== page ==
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Inhibitors and enablers of applying M&E related knowledge and skills in the workplace

- Siyabonga Sibiya, Monitoring and Evaluation Officer

Several approaches can be employed to strengthening individual and organisational Monitoring and Evaluation (M&E) capacity. Capacity building is one of the leading strategies in developing and strengthening individual and organisational M&E capacity. Various scholars have attempted to study the effectiveness of training interventions with various models being developed including Kirkpatrick’s Evaluation Model, the Phillips Return on Investment Model, Kaufman's Five Levels of Evaluation and Anderson’s Model of Learning Evaluation among other models. A common thread among such models is an interest in establishing the effect training interventions have had at individual and organisational level. Other models among these go further to establish the value of training interventions in relation to return on investment. CLEAR-AA measures the effectiveness and usefulness of its capacity strengthening interventions using Tracer studies. The tracer studies focus on how participants acquire knowledge, skills and apply these to practice.

There is a growing literature that is centred on the view that strengthening individual and organizational M&E capacity may lead to mainstreaming and use of M&E evidence (Cousins et al., 2008; Labin et al., 2012; Milstein & Cotton, 2000; Naccarella et al., 2007; Nielsen et al., 2011; Preskill & Boyle, 2008; Stockdill et al., 2002; Volkov and King, 2007; Morkel and Ramasobama, 2017). Our experience from conducting Evaluation Capacity Building (ECB) has shown that the strengthening of individual and organisational capacity does not necessarily lead to improved M&E practices. There are various factors that may enable or inhibit the application of acquired knowledge and skills in workplaces.

Our tracer studies are showing that application of the knowledge and skills gained is influenced by both internal and external factors. Internal factors are those that are inherent to the training such as the quality of training, use of sound methodologies and relevance of training to the functions of individuals and organisation. A well-designed and quality delivery of a training intervention on its own is not sufficient in enabling application. Application occurs within a specific context, contextual factors equally affect application. Our tracer studies have shown that an enabling organisational environment is critical in facilitating application. Firstly, buy-in from institutional leadership was seen as an enabler for application. Having a supportive leadership in the workplace was found as critical to applying learning from CLEAR-AA trainings. For application to take place, there should be willingness and opportunities for application. Secondly, an enabling organizational culture that values M&E evidence as key to decision-making and fostering learning was seen as key in facilitating application. Thirdly, one’s role and responsibilities in relation to M&E was seen as critical in enabling the application of learning to practice. Participants whose job responsibilities had M&E responsibilities were more likely to apply the learning from the training attended. Lastly, seniority in an organization also played a significant role in application. Participants who assumed more senior management positions were more likely to apply acquired knowledge and skills than those in junior positions. Participants in senior management positions could use their positionality within organizations to influence application. The absence of such enabling factors to application results in detrimental effects. For instance, an institutional leadership that does not value M&E is unlikely to enable the application, thus becoming an inhibitor to application.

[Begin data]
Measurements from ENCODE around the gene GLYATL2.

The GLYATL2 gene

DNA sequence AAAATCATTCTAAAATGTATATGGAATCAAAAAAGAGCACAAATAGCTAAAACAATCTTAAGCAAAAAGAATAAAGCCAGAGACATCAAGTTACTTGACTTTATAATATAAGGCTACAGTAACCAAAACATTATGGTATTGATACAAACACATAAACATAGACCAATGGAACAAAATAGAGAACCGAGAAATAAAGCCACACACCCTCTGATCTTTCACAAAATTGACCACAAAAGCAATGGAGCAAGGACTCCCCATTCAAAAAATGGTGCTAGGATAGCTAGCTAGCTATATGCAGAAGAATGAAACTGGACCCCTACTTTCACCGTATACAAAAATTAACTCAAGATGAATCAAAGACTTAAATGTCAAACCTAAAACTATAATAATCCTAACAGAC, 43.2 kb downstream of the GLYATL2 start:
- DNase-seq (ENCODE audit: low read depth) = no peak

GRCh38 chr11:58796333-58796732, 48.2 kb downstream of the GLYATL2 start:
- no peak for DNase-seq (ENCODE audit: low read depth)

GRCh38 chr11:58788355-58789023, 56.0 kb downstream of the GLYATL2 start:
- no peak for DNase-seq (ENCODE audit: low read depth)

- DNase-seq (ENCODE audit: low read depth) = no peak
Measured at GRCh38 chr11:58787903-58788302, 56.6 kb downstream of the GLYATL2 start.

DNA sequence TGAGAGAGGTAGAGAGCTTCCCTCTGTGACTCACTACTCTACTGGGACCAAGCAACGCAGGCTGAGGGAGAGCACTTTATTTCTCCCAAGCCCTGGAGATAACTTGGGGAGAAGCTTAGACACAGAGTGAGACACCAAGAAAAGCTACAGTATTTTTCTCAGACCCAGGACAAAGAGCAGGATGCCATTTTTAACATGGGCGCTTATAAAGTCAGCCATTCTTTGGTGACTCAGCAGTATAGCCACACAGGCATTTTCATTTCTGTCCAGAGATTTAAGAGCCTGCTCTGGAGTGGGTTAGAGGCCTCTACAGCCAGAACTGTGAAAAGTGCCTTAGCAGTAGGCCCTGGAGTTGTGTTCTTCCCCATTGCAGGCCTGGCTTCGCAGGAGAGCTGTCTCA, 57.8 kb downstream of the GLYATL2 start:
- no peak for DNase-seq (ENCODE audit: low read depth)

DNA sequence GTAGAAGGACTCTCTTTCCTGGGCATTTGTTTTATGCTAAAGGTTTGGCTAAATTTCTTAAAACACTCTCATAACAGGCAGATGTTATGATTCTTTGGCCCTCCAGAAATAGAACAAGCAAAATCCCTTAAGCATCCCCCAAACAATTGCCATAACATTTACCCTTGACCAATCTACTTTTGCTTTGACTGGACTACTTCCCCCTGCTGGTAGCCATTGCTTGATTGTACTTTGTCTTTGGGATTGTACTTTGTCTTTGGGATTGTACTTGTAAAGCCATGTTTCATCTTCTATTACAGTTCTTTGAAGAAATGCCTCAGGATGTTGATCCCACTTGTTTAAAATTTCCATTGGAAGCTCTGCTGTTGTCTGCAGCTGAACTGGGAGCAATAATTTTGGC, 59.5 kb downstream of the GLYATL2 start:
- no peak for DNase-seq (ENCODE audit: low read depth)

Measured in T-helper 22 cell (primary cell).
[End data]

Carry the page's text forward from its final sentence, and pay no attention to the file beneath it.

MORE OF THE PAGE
In supporting the application of knowledge and skills learnt, it is important to ensure that training interventions are geared towards application or that post training follow up is designed to support application. Diagnostic studies/needs assessments are thus important in determining training needs and to develop interventions that are geared towards addressing apparent knowledge and skills gaps. Secondly, training participant selection should be closely aligned to functionality in enabling application. Organisations should be encouraged to select training participants whose functions involve M&E either at practical level or decision making level. Similarly, organisations should also be encouraged to have a balanced representation of training participants across an organisations hierarchy. This ensures that there are sufficient participants in senior positions to influence application of acquired knowledge and skills. Lastly, having sufficient participants in senior management positions is also key in facilitating an appreciation of the value of M&E thus creating an enabling organisational environment for the application of new learning to practice.

Training interventions may also be supplemented through mechanisms that support application. Facilitating ongoing interaction and follow up mechanisms with training alumni could be useful in supporting application. The follow-up interaction could take many forms including Technical Assistance in supporting individuals and organizations to plan, use, do and manage M&E. Similarly, M&E champions play a significant role in driving demand and supply for M&E. Leveraging on M&E champions could be key in demonstrating the value of M&E as a management tool for decision-making and fostering continuous learning.